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Did you know that girls who are encouraged to discover and develop their strengths tend to be more likely to achieve their goals? It's true. The question, however, is how to encourage girls to develop self-confidence and grow up healthy, educated, and independent.

The answer lies in Girls Inc., a national nonprofit serving girls ages 5-18 in more than 350 cities across North America. Since first forming in 1864 to serve girls and young women who were experiencing upheaval in the aftermath of the Civil War, they've been on a mission to inspire girls to kick butt and step into leadership roles — today and in the future.

This is why Macy's has committed to partnering with Girls Inc. and making it easy to support their mission. In a national campaign running throughout September 2021, customers can round up their in-store purchases to the nearest dollar or donate online to support Girls Inc. and empower girls throughout the country.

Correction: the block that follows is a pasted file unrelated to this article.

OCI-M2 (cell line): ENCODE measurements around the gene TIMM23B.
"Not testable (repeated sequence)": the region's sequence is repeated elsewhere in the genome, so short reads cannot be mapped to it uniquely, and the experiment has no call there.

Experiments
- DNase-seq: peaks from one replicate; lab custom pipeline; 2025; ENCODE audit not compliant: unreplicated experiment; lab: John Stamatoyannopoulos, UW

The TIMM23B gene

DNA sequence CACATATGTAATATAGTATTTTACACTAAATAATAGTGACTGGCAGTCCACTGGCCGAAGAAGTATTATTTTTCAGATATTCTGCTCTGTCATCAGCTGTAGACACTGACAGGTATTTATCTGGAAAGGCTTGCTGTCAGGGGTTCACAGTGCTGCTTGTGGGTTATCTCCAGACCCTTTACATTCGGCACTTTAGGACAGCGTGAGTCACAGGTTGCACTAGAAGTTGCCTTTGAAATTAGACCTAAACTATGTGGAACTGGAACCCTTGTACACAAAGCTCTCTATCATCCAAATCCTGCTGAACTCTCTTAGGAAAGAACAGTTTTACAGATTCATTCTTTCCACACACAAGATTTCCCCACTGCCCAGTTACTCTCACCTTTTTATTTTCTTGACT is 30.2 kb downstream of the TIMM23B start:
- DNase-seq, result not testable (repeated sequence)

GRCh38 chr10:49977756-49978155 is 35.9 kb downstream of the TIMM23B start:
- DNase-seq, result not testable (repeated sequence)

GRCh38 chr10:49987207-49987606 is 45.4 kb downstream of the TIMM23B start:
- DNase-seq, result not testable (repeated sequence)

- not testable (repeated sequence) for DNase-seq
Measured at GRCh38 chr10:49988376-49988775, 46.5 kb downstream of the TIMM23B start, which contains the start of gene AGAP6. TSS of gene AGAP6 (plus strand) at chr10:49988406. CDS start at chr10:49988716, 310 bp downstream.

Kaylin St. Victor, a senior at Brentwood High School in New York, is one of those girls. She became involved in the Long Island affiliate of Girls Inc. when she was in 9th grade, quickly becoming a role model for her peers.

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Within her first year in the organization, she bravely took on speaking opportunities and participated in several summer programs focused on advocacy, leadership, and STEM (science, technology, engineering and math). "The women that I met each have a story that inspires me to become a better person than I was yesterday," said St. Victor. She credits her time at Girls Inc. with making her stronger and more comfortable in her own skin — confidence that directly translates to high achievement in education and the workforce.

In 2020, Macy's helped raise $1.3 million in support of their STEM and college and career readiness programming for more than 26,000 girls. In fact, according to a recent study, Girls Inc. girls are significantly more likely than their peers to enjoy math and science, to be interested in STEM careers, and to perform better on standardized math tests.